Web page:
There is nothing I love more than being able to get lost in a foreign city, escaping all of the heightened tourist prices and still feeling safe. Kathmandu is a warm and friendly city with warm welcomes and big smiles from everyone you meet. I somehow managed to acquire a new Australian friend along the way whilst visiting a little oasis, the Garden of Dreams, who then joined me on our first exploration of the city.

It truly is a beautifully cultured place, littered with temples and shrines paying respects to both Hindu and Buddhist religions. A rich combination of incense and spiced food would come in welcoming alternating waves. Streams of smoke would flutter and undulate in the intermittent breeze. Within Buddhism, incense is typically used to cleanse and purify. I gazed upon a shop keeper meticulously blessing his store with a lit incense stick, stopping in different places to focus and dress with fumes in a clockwise motion, each time leaving a beautiful trail of smoke and smell behind.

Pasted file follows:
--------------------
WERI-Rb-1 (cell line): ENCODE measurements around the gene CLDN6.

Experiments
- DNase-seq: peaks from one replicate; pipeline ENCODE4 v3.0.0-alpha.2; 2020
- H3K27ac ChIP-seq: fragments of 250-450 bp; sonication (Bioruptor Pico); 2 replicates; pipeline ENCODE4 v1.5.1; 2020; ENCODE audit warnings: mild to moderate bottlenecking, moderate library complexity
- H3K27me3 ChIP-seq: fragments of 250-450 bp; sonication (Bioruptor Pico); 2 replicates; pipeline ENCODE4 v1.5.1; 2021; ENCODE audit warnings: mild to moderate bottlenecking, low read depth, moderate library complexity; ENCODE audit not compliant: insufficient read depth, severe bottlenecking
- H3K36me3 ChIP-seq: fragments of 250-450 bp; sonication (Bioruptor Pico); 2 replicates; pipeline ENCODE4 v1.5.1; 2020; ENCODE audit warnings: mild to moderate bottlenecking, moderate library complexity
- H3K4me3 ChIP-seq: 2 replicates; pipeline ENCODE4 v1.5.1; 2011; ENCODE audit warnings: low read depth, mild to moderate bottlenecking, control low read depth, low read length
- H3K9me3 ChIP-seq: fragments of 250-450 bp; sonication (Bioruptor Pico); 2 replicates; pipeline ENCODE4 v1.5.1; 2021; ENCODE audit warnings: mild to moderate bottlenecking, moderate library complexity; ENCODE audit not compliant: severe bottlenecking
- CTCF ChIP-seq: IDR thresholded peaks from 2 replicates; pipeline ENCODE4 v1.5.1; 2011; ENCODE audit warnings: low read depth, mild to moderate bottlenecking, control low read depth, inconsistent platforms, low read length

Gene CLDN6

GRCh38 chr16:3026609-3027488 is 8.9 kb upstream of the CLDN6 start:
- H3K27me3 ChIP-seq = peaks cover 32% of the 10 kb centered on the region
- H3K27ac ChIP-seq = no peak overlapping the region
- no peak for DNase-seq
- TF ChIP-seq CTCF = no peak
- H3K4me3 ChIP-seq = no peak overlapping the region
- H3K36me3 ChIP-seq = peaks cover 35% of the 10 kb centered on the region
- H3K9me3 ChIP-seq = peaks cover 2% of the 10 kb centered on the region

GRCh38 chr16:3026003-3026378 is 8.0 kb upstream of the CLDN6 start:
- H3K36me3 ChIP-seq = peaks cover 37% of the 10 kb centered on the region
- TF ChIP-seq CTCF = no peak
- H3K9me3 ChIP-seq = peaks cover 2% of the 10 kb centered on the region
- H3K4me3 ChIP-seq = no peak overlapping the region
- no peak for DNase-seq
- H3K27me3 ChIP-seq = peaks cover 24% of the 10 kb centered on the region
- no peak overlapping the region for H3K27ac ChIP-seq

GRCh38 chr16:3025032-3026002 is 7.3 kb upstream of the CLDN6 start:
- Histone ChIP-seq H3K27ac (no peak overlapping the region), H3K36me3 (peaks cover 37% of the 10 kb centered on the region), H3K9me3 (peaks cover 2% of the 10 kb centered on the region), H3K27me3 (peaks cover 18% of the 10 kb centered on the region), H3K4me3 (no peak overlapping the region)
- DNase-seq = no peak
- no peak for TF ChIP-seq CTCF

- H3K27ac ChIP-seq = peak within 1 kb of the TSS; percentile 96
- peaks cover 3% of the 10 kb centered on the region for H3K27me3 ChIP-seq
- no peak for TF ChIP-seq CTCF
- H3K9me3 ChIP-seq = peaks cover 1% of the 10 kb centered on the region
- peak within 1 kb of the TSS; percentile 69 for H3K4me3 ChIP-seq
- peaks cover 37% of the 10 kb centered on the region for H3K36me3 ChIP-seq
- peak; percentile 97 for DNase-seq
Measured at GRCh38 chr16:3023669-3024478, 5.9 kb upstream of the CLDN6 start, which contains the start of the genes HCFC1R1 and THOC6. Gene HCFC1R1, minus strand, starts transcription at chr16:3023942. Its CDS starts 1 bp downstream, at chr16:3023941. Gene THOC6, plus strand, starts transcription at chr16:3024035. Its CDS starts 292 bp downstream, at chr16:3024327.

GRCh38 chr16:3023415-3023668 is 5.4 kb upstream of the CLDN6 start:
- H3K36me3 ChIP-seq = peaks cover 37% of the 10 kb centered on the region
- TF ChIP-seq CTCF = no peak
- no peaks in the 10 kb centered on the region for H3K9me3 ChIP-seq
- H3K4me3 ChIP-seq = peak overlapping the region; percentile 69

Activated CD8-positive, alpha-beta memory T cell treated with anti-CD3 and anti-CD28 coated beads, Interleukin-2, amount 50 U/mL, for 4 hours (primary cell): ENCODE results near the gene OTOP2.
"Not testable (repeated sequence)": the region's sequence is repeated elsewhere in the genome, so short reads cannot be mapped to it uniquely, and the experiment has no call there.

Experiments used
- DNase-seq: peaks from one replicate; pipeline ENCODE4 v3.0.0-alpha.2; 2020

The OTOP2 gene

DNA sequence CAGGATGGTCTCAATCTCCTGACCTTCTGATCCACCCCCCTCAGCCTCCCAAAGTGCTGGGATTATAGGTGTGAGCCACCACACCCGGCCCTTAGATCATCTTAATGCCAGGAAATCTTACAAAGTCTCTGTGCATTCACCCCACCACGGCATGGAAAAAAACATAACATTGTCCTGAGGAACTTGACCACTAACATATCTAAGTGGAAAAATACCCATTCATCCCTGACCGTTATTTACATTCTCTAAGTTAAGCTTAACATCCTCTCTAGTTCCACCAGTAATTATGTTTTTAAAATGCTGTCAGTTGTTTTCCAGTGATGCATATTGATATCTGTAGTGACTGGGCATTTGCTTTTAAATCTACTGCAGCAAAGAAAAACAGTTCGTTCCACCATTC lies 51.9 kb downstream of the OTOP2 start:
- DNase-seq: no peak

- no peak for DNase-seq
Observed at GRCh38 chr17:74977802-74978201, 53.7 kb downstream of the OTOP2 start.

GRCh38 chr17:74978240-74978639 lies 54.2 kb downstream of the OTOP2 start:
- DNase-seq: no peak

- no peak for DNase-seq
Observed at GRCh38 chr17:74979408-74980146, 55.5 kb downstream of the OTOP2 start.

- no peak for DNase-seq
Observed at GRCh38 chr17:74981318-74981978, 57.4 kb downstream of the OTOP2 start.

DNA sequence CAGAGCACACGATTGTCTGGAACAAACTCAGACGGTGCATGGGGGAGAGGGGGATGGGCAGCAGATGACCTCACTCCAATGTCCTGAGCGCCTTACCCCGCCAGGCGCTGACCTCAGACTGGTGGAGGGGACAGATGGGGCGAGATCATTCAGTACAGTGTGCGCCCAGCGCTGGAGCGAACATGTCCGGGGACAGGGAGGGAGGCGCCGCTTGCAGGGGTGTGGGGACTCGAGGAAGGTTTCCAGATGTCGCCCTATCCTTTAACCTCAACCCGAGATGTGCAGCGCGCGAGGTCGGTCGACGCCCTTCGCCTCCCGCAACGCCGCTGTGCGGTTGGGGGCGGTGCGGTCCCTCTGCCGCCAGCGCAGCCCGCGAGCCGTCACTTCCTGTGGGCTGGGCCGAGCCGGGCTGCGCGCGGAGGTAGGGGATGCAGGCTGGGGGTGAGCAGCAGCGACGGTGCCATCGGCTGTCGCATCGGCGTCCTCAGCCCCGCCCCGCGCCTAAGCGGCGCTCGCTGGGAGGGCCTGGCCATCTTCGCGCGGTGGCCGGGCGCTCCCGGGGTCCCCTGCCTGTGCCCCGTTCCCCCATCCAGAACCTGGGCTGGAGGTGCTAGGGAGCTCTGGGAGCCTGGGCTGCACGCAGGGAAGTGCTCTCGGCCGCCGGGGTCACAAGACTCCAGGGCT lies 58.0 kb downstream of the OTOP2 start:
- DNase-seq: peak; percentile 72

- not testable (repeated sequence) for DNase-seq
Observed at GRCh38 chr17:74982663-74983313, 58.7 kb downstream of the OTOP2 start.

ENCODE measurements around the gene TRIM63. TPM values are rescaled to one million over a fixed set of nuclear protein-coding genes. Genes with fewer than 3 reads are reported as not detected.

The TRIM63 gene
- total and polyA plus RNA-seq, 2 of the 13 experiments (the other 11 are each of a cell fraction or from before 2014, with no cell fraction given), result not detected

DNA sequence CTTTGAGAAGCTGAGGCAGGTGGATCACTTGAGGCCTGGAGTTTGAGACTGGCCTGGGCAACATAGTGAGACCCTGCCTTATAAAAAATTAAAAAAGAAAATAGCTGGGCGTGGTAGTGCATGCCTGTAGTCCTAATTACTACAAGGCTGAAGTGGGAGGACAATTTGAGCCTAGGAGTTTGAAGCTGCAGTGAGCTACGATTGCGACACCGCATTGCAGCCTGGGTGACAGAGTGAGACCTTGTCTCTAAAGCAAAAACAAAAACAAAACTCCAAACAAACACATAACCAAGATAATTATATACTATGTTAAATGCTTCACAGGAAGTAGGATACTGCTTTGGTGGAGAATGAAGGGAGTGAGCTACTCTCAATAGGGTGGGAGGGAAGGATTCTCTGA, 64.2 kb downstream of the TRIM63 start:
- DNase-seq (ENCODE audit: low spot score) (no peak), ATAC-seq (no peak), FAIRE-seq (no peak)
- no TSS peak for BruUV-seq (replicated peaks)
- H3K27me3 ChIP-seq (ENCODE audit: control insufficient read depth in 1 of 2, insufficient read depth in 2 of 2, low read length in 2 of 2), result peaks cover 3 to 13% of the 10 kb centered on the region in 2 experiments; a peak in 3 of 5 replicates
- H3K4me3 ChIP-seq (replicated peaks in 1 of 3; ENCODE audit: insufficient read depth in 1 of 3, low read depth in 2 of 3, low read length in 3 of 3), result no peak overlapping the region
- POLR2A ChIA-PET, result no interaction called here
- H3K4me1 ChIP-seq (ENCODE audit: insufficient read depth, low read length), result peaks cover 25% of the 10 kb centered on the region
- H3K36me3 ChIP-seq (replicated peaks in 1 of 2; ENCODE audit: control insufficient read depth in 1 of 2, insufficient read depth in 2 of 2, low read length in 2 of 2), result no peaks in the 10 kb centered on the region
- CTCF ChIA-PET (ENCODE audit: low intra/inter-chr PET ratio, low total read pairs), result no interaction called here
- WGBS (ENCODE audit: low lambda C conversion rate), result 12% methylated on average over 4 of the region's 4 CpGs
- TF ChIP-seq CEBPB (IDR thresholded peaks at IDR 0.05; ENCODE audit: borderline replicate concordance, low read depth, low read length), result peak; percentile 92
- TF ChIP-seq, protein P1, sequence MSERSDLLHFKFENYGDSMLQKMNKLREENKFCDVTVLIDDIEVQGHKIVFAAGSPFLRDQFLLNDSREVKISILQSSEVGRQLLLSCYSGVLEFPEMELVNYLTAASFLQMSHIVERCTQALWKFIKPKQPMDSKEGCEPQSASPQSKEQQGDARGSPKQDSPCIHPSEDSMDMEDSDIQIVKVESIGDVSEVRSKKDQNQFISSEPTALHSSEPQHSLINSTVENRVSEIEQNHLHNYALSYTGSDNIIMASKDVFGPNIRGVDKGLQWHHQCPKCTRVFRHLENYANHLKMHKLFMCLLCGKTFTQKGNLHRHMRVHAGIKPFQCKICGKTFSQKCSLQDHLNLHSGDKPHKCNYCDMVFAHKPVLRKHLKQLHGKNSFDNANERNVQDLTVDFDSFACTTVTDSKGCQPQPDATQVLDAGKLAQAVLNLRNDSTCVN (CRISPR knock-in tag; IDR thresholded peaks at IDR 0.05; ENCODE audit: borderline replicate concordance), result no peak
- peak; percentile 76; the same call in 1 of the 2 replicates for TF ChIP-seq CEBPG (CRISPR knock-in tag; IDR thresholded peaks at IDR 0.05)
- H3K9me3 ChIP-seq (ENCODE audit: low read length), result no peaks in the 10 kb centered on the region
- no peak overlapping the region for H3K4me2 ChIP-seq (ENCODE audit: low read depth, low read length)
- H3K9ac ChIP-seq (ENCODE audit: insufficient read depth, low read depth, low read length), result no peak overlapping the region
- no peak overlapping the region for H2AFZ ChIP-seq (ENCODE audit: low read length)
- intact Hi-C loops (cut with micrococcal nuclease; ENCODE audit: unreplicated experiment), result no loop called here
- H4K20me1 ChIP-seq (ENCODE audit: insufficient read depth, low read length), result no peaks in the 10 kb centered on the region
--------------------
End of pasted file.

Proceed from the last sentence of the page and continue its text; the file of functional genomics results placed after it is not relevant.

I believe it’s a shame that amidst the beauty you can’t help but feel over-shadowed by the rubble and remnants left from the earthquake which struck in April 2015. It’s honestly heart-breaking and empowering at the same time, to watch people work around and rebuild so much. Durbar square in Patan is floored with red tiles, yet lined with scaffolding, whilst many people work together to reconstruct fallen monuments and temples. What’s even more disconcerting is that multiple buildings are literally propped up by large sticks or stilts; I hate to say it or to be disrespectful but it’s almost something you would see in a cartoon or a comedy sketch. It doesn’t look safe or like a permanent solution, but it is all the Nepali have and it works for them.

Having attempted to visit another of the cultural sites, we were distracted by a tent playing loud, lively music. Being as inquisitive as I am, with a camera, we approached. Much to our amazement it was a charity fundraiser to help acquire funds to contract some form of accommodation for children affected by the earthquake. Having felt touched already by the adaptation of everyday life since the disaster, I felt that this was truly beautiful and it was a fundraiser like no other, with singing and dancing of a whole community uniting to help such a just cause.